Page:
KYIV, UKRAINE –– “I can only plan for the next two hours,” Nadia Dobrianska, project manager at the Human Rights Center ZMINA in Kyiv, Ukraine, said.
Dobrianska described evacuating her home in Kyiv, Ukraine in the nighttime amid Russian ballistic missiles hovering above.
Although never a part of Russia, modern Ukraine was once a part of the Soviet Union. Ukraine gained its independence in 1991 and the United Nations and international community acknowledged its autonomy from then on.
But, Russian President Vladmir Putin does not recognize its sovereignty.
After invading, acquiring and occupying the territory of Crimea on the northern coast of the Black Sea in 2014, Putin led yet another military operation in its neighboring country.
After decades of tension, Russia invaded Ukraine at 5 p.m. local time on Feb. 24.
This invasion precipitated a new reality for Ukrainians, one marked by uncertainty and resiliency.
“In the first shelter that I stayed in, there was a baby of three months,” Dobrianska said. “You can’t imagine how terrified he and his mom were … in this situation, his very life is at stake.”
Dobrianska’s work focuses on combating discrimination, preventing torture and protecting freedom of speech.
For now, though, her work is centered on protecting her family and self from the increasing actuality of Russian aggression.
“There are hard conversations happening about whether to leave home or not,” Andrij Dobriansky said.
Dobriansky is a Ukrainian-American analyst who studies politics and culture.
For him, this invasion is a personal issue, resulting in his study of the potential consequences of this military conflict in great detail.
“A lot of people like to jump from where we are now all the way to World War III, with nuclear weapons being fired,” Dobriansky said. “Frankly, nuclear weapons are the very last thing that will happen, but there are still horrible things that can happen before then.”
One of the things that stand as an indicator of increased suffering is the prospect of a food shortage. Specifically, a shortage in grain harvesting.
Ukraine is the third-largest exporter of grain in the world. Additionally, it supplies several surrounding countries with the grain needed to ensure food security in those areas.
For example, Ukraine provides nearly 60% of the wheat market in the nearby country of Lebanon.
“This can be a World War III type of event because of Ukraine’s importance as a food producer,” Dobriansky said. “If those grain fields get damaged and a harvest is lost, that will significantly disrupt food distribution. Imagine one of the biggest food suppliers all of a sudden stopping.”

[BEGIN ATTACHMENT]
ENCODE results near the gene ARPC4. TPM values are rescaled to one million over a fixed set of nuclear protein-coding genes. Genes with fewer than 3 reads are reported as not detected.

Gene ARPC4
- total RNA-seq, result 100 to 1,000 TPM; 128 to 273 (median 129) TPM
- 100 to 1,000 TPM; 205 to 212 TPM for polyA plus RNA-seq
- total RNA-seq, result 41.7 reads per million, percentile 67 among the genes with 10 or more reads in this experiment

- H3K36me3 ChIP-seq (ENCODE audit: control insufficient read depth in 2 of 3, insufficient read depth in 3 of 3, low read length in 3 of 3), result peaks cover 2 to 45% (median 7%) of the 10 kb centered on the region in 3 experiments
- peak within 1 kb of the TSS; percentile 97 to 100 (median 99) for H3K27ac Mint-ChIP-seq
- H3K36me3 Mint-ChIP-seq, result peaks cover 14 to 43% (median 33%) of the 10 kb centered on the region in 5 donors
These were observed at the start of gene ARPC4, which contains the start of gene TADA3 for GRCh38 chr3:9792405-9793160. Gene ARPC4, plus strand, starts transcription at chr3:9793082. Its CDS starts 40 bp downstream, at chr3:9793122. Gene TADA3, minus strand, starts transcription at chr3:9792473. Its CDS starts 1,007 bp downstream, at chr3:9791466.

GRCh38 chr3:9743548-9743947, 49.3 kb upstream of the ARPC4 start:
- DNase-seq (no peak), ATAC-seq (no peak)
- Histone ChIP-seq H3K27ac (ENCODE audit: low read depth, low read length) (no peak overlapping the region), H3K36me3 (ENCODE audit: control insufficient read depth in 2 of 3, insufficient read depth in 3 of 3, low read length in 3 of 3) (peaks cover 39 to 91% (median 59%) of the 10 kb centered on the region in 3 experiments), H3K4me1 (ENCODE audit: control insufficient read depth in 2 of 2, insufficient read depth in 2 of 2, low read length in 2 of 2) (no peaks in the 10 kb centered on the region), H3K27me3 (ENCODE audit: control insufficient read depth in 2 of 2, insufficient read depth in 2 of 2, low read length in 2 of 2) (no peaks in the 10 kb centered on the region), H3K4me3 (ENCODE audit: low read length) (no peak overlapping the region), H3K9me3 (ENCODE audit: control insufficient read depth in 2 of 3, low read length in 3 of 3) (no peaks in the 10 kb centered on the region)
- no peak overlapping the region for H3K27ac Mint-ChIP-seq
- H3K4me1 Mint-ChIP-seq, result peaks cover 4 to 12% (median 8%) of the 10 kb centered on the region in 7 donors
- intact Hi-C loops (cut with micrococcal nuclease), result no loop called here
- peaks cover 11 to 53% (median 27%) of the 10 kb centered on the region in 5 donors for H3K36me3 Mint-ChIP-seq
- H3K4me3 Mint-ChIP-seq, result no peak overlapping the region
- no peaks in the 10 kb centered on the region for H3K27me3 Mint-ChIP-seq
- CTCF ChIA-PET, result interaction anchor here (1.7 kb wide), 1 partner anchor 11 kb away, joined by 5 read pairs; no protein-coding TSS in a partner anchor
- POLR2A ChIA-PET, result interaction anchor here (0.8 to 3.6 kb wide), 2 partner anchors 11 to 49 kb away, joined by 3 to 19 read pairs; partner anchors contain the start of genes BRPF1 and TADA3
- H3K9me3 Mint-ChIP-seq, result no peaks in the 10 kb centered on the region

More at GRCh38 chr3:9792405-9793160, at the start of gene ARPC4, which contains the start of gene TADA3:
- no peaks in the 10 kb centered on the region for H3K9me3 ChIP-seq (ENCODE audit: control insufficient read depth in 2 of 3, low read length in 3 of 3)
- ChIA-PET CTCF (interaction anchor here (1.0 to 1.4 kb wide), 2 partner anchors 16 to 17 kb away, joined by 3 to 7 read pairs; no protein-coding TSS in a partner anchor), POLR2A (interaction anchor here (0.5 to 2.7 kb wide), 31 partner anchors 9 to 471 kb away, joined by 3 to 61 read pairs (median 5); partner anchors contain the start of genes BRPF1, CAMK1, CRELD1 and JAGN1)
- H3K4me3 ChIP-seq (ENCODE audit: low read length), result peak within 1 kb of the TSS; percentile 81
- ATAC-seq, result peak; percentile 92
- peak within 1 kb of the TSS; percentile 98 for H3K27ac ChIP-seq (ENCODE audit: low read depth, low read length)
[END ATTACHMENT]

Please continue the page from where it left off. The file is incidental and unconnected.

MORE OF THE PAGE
If this concern were to come to fruition, the trickle-down effects would be immense, Dobriansky said.
But some people hold an opposing viewpoint on the matter.
Larisa Persimmon, a self-proclaimed Russian aggressor and occupant living in Moscow, Russia, shared an open letter with The Echo calling for a change in the narrative.
“You (western media) were silent when the Armed Forces of Ukraine and the Neo-Nazi battalions (like Azov) were destroying schools, hospitals and residential buildings in Donetsk (a Russian city),” Persimmon said. “You have ignored the schizophrenic Ukrainian government, that held out promises of ethnocide, lustrations and the use of a dirty nuclear bomb. You have had eight long years to stand up and say a word … Your time is over. So just shut up now and let Russia do its job.”
Persimmon believes the western media does not accurately depict the belief of the majority of Russian citizens who support the invasion of Ukraine.
“We are (the) majority,” Persimmon said. “Sadly, western media only quote the opposition minority that protests.”
But, Dobrianska believes Americans should showcase the Ukrainian existence and take action toward peace.
“The major help we could be getting from Americans is for them to call their government officials and ask for stronger sanctions against Russia,” Dobrianska said. “What we really need is a comprehensive embargo on Russia, to crush their finances and isolate them from the civilized world.”
For many Americans, the Ukrainian story is abstract and vague. But, for ordinary Ukrainians, life after the next several hours is uncertain.
To Dobrianska, stronger sanctions would pave the way toward peace.
To call your government representative and ask for increased sanctioning, visit usa.gov.